Two men were sentenced this week
for their part in a credit card scam in which they bilked thousands of dollars
from unsuspecting cardholders.
Patrick Virgo, 33, and Marc
Thompson, 22, were sentenced by Magistrate Nova Hall in Summary Court on 26
July after they both had pleaded guilty. They were involved in a scheme known
as skimming, in which credit card numbers were stolen from at least 21 people,
with charges totalling around $40,000.
However, the Crown accepted pleas
that represented just a little over $2,000.
Virgo was sentenced to six months
in prison and ordered to be deported to Jamaica upon his release. His time
spent in custody will be discounted.
Thompson received two months’
imprisonment, which was suspended for two years, in addition to being ordered
to pay $2,000 or serve 30 days in prison.
In mitigating on behalf of his
client, attorney Keith Collins said Virgo worked as an audio visual manager in
Grand Cayman during the time of the offences. He said his client is married and
the father of three children, who are dependent on him. He also said that Virgo
had only benefited from a little over $2,000 and had pleaded to the offences,
to that extent, to which the Crown agreed.
“The best mitigation is a guilty
plea,” said Mr. Collins. He said Virgo also assisted police with the
investigation and helped make officers more attuned to credit card crimes as a
result of his input.
Virgo also supplied police with the
skimming machine that he had given to Thompson while the latter was working at
a local pub.
Mr. Collins told the court that
Virgo told police how banks could help their customers avoid being taken
advantage of in the future by educating them. The attorney said much of the
information taken directly from Virgo’s interview with police was later
televised by the Royal Cayman Islands Police Service as tips on how to avoid
being victimized by credit card fraud.
According to the Social Inquiry
Report on Virgo, the defendant was motivated by an urge to beat the system, as
opposed to trying to benefit financially. His attorney noted that Virgo had a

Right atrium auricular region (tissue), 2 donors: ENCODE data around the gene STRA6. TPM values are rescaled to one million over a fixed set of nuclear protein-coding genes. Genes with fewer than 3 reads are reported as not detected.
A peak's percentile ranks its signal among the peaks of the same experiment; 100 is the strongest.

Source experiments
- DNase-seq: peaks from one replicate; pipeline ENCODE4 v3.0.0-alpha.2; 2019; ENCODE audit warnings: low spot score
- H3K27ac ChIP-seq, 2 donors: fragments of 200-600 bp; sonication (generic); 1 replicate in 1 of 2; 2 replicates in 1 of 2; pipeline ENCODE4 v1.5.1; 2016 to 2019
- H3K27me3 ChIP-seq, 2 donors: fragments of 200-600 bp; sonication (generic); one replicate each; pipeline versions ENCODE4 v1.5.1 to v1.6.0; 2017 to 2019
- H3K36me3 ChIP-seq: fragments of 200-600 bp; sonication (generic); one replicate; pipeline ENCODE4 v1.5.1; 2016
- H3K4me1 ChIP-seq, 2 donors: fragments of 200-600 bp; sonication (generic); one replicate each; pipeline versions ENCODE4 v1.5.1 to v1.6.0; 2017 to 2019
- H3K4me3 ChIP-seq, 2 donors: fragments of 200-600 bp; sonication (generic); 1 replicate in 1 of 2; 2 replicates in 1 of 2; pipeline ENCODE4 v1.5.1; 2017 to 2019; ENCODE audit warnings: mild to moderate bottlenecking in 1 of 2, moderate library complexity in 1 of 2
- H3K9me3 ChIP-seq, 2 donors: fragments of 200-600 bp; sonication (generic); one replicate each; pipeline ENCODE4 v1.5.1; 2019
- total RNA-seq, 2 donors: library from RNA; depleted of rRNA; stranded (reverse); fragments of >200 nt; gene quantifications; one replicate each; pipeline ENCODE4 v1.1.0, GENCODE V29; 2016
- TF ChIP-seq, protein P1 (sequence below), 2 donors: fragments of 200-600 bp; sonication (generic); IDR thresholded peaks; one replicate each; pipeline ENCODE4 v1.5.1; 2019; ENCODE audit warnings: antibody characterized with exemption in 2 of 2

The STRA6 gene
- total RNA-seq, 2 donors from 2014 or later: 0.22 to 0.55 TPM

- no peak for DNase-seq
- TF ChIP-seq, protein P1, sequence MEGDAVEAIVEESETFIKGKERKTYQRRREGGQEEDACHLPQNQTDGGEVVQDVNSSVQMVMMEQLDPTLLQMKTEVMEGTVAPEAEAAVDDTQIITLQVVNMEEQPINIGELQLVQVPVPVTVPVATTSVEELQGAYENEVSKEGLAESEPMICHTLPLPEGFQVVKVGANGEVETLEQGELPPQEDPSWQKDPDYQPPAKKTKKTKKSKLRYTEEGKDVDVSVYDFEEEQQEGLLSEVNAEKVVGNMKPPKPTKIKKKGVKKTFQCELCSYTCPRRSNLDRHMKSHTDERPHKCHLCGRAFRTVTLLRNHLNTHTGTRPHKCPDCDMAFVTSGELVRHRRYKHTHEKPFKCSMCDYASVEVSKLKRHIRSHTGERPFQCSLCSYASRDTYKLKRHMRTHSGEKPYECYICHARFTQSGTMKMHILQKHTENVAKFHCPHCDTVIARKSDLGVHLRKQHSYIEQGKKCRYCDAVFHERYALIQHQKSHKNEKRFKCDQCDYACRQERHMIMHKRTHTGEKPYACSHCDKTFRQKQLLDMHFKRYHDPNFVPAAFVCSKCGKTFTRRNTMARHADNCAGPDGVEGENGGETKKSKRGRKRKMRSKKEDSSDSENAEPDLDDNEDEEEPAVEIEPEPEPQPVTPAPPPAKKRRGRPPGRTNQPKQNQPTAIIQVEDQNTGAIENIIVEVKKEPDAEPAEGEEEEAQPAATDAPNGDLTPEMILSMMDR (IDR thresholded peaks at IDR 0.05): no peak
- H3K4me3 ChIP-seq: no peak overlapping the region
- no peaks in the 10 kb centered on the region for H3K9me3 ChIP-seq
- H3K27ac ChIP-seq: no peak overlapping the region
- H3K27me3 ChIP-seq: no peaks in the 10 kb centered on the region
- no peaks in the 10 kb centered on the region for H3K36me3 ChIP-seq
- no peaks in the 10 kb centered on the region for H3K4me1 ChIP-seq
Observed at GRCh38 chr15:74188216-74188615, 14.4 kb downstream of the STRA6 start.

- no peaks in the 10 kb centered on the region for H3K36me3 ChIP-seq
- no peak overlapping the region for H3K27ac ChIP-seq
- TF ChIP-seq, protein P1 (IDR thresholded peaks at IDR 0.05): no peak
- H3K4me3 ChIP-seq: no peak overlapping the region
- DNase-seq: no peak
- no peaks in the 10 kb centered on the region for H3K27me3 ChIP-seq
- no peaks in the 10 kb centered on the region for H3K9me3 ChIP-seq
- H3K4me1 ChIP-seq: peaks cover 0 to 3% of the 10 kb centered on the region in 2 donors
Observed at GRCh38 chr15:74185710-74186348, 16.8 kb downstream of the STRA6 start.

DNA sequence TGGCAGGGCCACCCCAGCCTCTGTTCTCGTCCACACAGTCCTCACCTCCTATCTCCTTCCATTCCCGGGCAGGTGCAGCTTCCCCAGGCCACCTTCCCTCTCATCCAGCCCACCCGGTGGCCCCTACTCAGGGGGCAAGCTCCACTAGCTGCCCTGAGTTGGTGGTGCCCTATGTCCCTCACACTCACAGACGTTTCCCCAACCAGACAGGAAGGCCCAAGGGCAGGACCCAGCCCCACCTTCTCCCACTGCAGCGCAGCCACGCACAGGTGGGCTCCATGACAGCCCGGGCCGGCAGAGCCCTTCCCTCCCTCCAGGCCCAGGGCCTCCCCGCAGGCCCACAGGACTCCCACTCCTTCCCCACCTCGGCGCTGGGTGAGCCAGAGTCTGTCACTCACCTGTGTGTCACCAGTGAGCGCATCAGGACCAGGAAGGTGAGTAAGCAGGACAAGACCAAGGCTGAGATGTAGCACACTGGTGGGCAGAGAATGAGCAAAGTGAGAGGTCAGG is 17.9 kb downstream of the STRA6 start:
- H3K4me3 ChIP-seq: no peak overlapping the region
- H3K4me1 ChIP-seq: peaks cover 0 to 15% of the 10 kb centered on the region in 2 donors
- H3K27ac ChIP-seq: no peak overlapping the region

good job and thus there was little incentive for financial gain.
However, the report said that with
“beating the system” as an underlying factor for Virgo’s crimes, the likelihood
of his re-offending was high.
Mr. Collins said he disagreed with
this aspect of the report and reminded Magistrate Hall that Virgo had lost
In mitigating on behalf of Thompson,
attorney Lucy Organ said the men should be treated differently, as her client
was only 22 and was the lesser player.
She said Thompson was given the
skimming machine by Virgo and the only benefit her client received was $500 for
supplying information about various cards at $50 per card. She added that he
made full admission of his wrongdoing when confronted.
Ms Organ said Thompson told police
about Virgo, leading to Virgo’s subsequent arrest.
Further, she said, Thompson is
Caymanian and lost his employment as a result of the crime. Thompson is also
expecting a child and planning to relocate to Brazil with his pregnant
girlfriend, according to Ms Organ.
She asked for a suspended sentence
after handing up three character references and telling the magistrate that
Thompson had withdrawn from his previous associations.
In sentencing the men, Magistrate
Hall said she did not think they should be dealt with differently, as one
needed the other. She said one cannot blame the folly of youth for crime, adding
that Thompson had advantages that many other youngsters did not have.